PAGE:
Cirque du Soleil are globally renowned as the greatest circus on earth, and audiences can expect plenty of jaw-dropping acrobatic stunts. However, this differs from most Cirque du Soleil shows in that there is a narrative core. The show also has a large focus on puppetry, animating the wild and diverse creatures of Pandora: viperwolves, direhorses, austrapedes and turtapedes. The leonopteryx/toruk flies using reverse-string puppetry, with the puppeteer beneath the creature.

Toruk also features multimedia audience interaction, where audience members use a mobile app to to influence visual effects and interactive content during the performance. It’s Cirque du Soleil pushing their art to the limits: no wonder this has been such a global hit show for the last four years. Book now!

Take flight with the ancient Na’vi in London for seven performances only, 26 — 30 June 2019.

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THE WONDERFUL WORLD OF DISNEY ON ICE | London, SSE Arena Wembley

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The Wonderful World of Disney On Ice has been touring worldwide since 2017 and finally, for the first time, reaches the UK. Mickey Mouse and Minnie Mouse invite fans on a treasure-filled journey bound for heartwarming adventure.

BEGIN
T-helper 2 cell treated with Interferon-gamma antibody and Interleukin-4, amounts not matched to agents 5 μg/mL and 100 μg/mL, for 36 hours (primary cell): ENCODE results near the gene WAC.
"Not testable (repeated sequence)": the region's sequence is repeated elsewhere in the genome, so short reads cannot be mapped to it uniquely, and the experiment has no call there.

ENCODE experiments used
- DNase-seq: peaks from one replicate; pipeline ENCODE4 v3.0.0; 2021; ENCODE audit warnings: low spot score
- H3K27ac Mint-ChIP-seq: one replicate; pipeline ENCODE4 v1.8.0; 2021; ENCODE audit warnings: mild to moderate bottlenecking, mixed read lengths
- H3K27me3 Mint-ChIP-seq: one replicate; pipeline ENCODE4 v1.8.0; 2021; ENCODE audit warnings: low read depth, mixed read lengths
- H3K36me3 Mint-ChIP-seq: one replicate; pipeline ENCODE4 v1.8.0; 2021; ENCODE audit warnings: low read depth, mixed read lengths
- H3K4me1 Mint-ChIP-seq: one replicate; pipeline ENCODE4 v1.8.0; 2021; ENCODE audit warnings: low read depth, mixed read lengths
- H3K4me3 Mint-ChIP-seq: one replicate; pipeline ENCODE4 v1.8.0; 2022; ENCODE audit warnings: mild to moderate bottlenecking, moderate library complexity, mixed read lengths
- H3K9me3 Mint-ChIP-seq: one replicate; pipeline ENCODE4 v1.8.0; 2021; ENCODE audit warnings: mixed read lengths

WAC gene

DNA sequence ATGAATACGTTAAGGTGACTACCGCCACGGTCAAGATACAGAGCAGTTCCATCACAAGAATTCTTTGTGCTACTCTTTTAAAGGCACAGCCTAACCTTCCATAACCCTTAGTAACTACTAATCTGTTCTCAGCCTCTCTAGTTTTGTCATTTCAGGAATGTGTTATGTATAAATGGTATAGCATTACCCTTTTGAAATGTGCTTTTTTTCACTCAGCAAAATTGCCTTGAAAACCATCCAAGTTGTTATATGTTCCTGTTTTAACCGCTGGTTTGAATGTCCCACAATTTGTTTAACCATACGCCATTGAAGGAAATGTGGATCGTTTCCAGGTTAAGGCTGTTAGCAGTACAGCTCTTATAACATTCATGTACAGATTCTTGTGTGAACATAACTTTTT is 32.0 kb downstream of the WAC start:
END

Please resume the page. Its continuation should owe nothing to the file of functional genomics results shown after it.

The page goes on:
Audiences can expect a huge selection of excerpts from from across all of Disney’s hits, including: Snow White and the Seven Dwarfs (1939); Aladdin (1992); The Lion King (1994); Tangled (2010); and — of course — Frozen (2013). You’ll also get the chance to see characters from The Little Mermaid (1989); Toy Story (1995); and, for the first time in the UK, Finding Dory (2016).

As well as all this, there’s also Disney Princess parade, and the whole clubhouse gang come to join in the fun too. Plus, you can learn the Mouse Bounce dance during the Fit to Dance pre-show!